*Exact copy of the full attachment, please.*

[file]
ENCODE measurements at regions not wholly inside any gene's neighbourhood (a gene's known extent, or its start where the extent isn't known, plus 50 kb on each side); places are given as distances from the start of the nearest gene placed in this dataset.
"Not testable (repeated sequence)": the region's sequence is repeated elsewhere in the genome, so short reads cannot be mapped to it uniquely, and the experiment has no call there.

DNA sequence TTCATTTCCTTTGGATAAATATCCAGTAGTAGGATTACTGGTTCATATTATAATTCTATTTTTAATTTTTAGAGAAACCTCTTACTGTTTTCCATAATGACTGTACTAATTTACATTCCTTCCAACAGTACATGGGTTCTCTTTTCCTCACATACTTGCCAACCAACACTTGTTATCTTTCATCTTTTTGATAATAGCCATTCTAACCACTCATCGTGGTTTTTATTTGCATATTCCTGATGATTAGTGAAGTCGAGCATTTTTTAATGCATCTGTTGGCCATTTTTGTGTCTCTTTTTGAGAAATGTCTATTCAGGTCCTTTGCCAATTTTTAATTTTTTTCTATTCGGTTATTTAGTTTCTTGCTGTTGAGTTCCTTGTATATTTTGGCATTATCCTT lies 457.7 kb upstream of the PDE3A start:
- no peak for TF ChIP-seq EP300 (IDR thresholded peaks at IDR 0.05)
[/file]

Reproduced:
ENCODE measurements at regions not wholly inside any gene's neighbourhood (a gene's known extent, or its start where the extent isn't known, plus 50 kb on each side); places are given as distances from the start of the nearest gene placed in this dataset.
"Not testable (repeated sequence)": the region's sequence is repeated elsewhere in the genome, so short reads cannot be mapped to it uniquely, and the experiment has no call there.

DNA sequence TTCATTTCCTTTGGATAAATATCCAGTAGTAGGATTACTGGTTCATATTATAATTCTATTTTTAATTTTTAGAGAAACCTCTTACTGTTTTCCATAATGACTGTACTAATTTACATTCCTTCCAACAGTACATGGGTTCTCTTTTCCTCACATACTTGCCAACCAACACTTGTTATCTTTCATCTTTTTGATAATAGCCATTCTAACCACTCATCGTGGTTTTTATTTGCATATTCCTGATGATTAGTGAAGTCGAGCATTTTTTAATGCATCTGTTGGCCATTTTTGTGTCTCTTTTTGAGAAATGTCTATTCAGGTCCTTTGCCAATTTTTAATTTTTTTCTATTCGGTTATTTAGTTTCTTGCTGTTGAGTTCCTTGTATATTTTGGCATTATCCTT lies 457.7 kb upstream of the PDE3A start:
- no peak for TF ChIP-seq EP300 (IDR thresholded peaks at IDR 0.05)